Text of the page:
“What your students need to learn most is how to learn.”
That was the advice of a senior leader of the Cincinnati business community over breakfast last year. I had posed the question “What skills do our students need to flourish in a world filled with disruptive technological and social changes?”
His advice, though particularly pithy and perspicacious, was similar to other feedback I’d gathered over the past 18 months as Country Day developed its new strategic plan. Business executives, college deans, and community leaders all touched on a familiar theme: we don’t know what specific content knowledge or technical skills your students will need, but we know that they will need to be able to learn throughout their life. They’ll need to be curious and adaptable; they’ll need to be intrinsically motivated and resilient to challenges; and they will need to be proficient at picking up new skills well after their formal schooling has ended.
I find much to agree with in this wisdom. But students will need to overcome at least two major challenges in today’s society if they are to heed this advice:
- First, an overly transactional approach to modern education leads many students to pursue a superficial degree or credential rather than deep learning and meaningful habits of mind.
- Second, a culture of intellectual risk aversion does not sufficiently encourage (and sometimes even punishes) new ideas or dissent.
Both challenges are deeply rooted in modern American society, and neither is easily solved by one student or one school. The trend towards more credentialism in education is part of a broad cultural shift that increasingly views children as professional resumes to be polished rather than young lives to be explored. Many factors are driving this shift to intensive investments in childhood: parents marrying later, couples having fewer children, and students experiencing more pressure and stress around college admissions. But the net effect is that many parents and students view the education process as simply a consumer product to be acquired – the grade or degree – rather than a journey of intellectual growth and discovery.
The pressures leading to intellectual risk aversion are similarly pervasive. Many students today feel that they must have their lives, beliefs, and identities figured out at an early age in order to present the best profile for colleges and employers. As a result, there is simply less desire for experimentation or risk-taking with new ideas.
Perhaps this is influenced by the permanence of social media, which understandably leads some students to feel that one bad decision might follow them for the rest of their lives. Perhaps this is simply a predictable result of a culture that prizes black-and-white thinking over nuanced analysis of complex problems. Or perhaps it’s our societal tendency to demand that young people advertise cheap allyship of favored causes rather than rather asking them to develop their own ideas, even if they contradict prevailing dogma. Regardless of its causes, though, young people often feel unable to follow the advice of Oscar Wilde to “play gracefully with ideas” along the road to self-discovery.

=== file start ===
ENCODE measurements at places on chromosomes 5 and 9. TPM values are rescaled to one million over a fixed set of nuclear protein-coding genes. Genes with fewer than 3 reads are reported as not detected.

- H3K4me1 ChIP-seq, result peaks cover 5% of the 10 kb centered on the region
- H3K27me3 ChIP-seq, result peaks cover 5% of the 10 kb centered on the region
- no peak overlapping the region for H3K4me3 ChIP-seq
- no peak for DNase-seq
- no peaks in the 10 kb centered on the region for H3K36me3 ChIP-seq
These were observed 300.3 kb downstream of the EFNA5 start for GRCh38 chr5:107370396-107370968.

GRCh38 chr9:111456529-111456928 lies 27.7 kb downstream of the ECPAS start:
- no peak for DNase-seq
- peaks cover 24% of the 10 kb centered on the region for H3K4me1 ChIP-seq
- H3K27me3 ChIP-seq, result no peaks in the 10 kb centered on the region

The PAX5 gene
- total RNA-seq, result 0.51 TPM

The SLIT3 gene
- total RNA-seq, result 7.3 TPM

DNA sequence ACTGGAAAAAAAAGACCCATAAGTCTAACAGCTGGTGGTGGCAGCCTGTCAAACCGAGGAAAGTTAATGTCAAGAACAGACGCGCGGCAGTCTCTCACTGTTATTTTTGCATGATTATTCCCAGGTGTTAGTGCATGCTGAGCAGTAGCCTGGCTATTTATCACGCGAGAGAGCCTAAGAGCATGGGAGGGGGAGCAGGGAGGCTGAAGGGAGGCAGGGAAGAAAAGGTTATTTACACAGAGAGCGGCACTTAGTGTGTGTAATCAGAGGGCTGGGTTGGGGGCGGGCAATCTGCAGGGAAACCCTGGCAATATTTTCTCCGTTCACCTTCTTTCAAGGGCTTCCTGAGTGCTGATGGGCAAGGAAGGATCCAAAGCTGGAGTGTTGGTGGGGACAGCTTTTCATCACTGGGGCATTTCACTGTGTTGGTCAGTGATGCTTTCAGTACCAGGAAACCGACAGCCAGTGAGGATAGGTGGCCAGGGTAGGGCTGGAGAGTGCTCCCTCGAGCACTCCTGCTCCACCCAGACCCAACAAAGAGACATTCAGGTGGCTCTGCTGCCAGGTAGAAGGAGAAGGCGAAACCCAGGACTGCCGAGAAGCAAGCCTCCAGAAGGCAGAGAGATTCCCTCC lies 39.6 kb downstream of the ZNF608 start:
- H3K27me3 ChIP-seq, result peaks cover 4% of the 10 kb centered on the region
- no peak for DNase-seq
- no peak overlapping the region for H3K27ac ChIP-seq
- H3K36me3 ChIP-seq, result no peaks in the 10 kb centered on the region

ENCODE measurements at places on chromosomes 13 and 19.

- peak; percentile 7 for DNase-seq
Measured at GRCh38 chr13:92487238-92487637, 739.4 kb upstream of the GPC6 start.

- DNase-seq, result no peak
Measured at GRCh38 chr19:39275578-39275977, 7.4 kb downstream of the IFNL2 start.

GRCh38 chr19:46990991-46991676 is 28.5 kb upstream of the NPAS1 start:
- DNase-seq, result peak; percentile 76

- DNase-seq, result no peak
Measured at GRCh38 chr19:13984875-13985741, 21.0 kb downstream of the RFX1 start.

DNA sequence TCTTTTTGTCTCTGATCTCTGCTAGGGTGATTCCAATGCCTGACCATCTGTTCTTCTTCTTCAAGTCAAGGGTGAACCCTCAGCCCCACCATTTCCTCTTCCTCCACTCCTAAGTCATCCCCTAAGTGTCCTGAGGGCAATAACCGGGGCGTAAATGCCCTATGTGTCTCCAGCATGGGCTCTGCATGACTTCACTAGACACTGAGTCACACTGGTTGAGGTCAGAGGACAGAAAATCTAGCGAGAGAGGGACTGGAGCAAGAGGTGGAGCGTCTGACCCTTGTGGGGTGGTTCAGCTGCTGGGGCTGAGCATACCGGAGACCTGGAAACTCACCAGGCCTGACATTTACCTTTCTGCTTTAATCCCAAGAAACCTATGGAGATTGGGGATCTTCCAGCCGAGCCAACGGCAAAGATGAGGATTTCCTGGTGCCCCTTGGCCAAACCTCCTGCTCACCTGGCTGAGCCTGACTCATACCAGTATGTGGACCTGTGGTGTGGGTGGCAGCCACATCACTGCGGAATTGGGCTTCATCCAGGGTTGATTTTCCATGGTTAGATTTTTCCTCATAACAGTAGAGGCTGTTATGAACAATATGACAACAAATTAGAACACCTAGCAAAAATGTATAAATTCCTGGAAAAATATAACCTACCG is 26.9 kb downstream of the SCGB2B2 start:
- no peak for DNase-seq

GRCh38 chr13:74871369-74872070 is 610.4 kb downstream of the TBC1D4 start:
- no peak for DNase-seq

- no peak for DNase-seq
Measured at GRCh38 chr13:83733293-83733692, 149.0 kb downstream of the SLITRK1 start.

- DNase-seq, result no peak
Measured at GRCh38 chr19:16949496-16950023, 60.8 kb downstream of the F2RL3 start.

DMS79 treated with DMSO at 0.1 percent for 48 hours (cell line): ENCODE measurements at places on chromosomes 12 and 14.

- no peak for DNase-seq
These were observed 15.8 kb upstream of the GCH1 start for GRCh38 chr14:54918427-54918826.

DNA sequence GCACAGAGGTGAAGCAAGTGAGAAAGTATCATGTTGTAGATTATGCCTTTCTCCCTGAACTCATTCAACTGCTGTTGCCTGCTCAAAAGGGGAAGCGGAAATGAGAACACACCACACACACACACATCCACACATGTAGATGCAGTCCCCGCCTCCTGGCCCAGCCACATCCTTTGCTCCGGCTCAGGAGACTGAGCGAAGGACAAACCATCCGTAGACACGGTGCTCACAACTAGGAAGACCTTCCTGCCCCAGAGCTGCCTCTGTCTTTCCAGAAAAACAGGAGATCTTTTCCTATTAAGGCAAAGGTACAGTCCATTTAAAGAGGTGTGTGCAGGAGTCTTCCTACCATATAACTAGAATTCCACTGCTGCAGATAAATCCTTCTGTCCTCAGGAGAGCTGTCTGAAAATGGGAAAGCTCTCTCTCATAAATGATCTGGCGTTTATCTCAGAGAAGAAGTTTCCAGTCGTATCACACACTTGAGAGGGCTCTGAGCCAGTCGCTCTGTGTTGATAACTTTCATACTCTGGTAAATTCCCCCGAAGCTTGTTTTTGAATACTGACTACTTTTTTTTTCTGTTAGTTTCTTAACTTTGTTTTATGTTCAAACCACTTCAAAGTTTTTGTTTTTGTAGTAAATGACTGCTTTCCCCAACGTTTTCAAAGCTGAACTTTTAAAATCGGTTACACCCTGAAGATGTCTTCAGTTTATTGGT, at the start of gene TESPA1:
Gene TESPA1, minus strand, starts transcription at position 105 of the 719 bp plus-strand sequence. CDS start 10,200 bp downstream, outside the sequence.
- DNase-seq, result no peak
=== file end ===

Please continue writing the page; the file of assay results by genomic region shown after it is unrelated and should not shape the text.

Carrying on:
The good news is that the same developments that are disrupting the future of work and society may well solve these two challenges. In a world dominated by artificial intelligence and rapid change, credentials and checklists will simply be less valuable than the ability to learn and adapt. Indeed, the once sought-after credential that a student worked hard to acquire may be irrelevant before they are halfway through their career. Moreover, we are all going to get a dose of humility as technology rapidly expands and renders our certainty and conventional thinking obsolete. New ideas will be required because we are not going to be facing yesterday’s challenges, and yesterday’s solutions will not cut it.
Thus, we must show our students another way. The name of this column is a clue to our philosophy at Country Day. It is inspired by the famous Plutarch quote that “the mind is not a vessel to be filled but a fire to be kindled.” This axiom has never been more true than at this moment. Skills like intrinsic motivation and adaptability, though important today, will be positively invaluable in the future. And “learning how to learn” can be cultivated in the right school environment. But it takes a new approach to education, not just stale content and rote learning that too many schools still rely on because “it’s what we’ve always done.”
If you’re a parent, I encourage you to assess your students’ learning. Are they checking boxes on a resume, or deeply engaging in intellectual discovery? Are they planting familiar flags of identity, or experimenting with new ideas in the hopes of changing their minds? Have they learned how to learn? If not, it’s not too late. After all, they’ll need to keep learning for the rest of their lives.
"Kindling a Fire" is a column submitted regularly to Indian Hill Living by Head of School Rob Zimmerman '98. This ran in the January/February 2024 edition of the publication.